The Student Experience

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China Cross Cultural Communication Club

Students from China, Taiwan, and Hong Kong have flourished at the College of Saint Benedict and Saint John's University. They experienced challenges of language, culture and distance from family, but found ways to gather for support and celebrate their heritage.  

While there is little formal documentation of the experience of Chinese students, their presence is evident in yearbook photos, event promotions, and campus publications.   From 1972 to 1979, CSB/SJU Chinese students joined their international classmates  to publish a newsletter called The Paper.  Personal testimonials in The Paper give insight into stereotypes and bias encountered by Chinese students, as well as positive learning experiences. The Paper is not published online but issues can be consulted at either the CSB or the SJU Archives.

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Masthead for International Student's Newspaper (1972)

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Masthead for International Students Newspaper (1979)

The Johnnie/Bennie Experience and China

By: Alex Flint '23

Context is key when attempting to discern the challenges faced by international Chinese students who arrive at CSB+SJU for academics. A 2022 interview conducted with Multicultural Student Service (MCSS) representative Qiwei Zhang helped shed light on what many students felt impacted their experience. The most notable and confounding variable over the past 3 years has been the COVID-19 pandemic and the US Chinese relationships that resulted from this pandemic. As Zhang stated, “The pandemic created a sense of isolation,” where students felt that they did not belong. This was further perpetuated by the fact that Asian hate crimes and discrimination were on the rise due to the fears of the origins of the virus. Zhang also added that international students from China felt exhausted from having to constantly be on high alert for fear for their own safety or the safety of their fellow international students. Adding to their stress was the unknown of if or when it was safe to return to China. For a period, the Chinese government had shut down international travel from the US to slow the spread of the virus, but in doing this, left the students studying at CSB+SJU feeling stranded.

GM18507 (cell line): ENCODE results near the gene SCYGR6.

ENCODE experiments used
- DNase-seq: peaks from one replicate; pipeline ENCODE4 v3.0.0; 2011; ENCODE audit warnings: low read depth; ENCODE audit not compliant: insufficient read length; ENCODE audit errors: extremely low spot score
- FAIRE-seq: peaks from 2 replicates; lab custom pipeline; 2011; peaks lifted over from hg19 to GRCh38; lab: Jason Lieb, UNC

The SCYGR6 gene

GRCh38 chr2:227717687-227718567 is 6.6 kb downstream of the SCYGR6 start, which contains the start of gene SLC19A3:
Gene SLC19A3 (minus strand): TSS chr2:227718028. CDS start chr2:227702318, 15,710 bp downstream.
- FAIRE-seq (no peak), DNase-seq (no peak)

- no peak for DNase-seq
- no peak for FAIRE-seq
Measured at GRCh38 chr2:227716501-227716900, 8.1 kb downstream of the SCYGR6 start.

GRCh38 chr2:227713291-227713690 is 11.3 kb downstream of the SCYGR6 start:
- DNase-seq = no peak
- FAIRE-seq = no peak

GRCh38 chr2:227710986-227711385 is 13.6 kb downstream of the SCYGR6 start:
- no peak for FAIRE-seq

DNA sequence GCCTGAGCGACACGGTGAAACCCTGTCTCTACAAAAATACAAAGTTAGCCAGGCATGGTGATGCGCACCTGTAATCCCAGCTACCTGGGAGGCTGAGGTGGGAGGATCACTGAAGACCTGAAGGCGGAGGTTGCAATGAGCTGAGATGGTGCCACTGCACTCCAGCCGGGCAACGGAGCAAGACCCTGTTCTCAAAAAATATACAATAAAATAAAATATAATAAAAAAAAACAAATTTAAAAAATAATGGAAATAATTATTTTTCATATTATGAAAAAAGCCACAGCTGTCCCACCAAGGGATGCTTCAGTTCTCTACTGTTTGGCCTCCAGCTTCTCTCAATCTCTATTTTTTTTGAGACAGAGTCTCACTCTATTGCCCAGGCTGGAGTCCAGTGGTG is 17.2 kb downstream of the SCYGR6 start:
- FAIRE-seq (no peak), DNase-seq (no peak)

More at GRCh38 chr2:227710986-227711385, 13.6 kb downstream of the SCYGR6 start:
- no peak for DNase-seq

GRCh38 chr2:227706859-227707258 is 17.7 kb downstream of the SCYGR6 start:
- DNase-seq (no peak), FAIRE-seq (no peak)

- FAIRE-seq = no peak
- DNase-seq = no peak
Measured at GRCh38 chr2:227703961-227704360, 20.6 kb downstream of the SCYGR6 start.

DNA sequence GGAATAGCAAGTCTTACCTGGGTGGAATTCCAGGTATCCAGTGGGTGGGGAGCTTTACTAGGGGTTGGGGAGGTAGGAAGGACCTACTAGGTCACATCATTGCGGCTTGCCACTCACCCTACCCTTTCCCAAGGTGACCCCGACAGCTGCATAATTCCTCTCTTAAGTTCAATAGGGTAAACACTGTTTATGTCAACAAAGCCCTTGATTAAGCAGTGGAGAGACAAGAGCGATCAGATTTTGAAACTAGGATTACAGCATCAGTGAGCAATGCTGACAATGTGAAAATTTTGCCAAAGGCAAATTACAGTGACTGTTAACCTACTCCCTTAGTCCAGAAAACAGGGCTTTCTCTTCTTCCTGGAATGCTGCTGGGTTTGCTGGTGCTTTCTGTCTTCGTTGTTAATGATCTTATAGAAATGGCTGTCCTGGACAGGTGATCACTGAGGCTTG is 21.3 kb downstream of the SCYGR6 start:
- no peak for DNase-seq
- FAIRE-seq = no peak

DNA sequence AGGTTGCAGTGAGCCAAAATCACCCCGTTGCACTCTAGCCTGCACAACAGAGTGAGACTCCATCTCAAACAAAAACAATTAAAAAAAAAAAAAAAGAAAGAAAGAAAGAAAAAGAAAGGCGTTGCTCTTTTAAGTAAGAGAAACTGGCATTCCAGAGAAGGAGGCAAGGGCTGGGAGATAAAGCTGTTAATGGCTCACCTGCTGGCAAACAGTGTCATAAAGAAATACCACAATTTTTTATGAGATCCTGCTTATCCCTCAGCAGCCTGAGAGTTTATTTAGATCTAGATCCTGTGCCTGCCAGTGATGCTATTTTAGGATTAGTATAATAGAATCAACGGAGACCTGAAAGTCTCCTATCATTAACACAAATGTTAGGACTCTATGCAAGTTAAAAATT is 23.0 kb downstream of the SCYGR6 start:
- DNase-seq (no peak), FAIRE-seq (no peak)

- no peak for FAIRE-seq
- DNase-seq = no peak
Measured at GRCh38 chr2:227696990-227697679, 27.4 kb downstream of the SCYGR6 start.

Although it sounds as if the Chinese students' situation would contribute to negative academic performance and engagement, it turned out that this was the opposite of what happened. Zhang noted that Chinese students still felt a very deep-rooted sense of internal drive to perform well in school. This would allow them to take their skills back to China and find a successful career, wherever they saw fit.

Without this much needed context of COVID-19 Chinese students were living what appeared to be a very normal student life as a Bennie/Johnnie. They were preforming well in classes and putting on a happy face. However, when given a voice to share their story, these students stated that they were feeling an overwhelming sense of being alone. Mental health challenges and social challenges were on the rise and students today are still feeling the ramifications of the world changing pandemic. In addition to the indirect impacts of COVID-19 there were also very real consequences to trying to balance safety and autonomy. From being locked out to returning home, to having real personal safety concerns, the Chinese students proved resilient and are still finding success at CSB+SJU today.

The Student Experience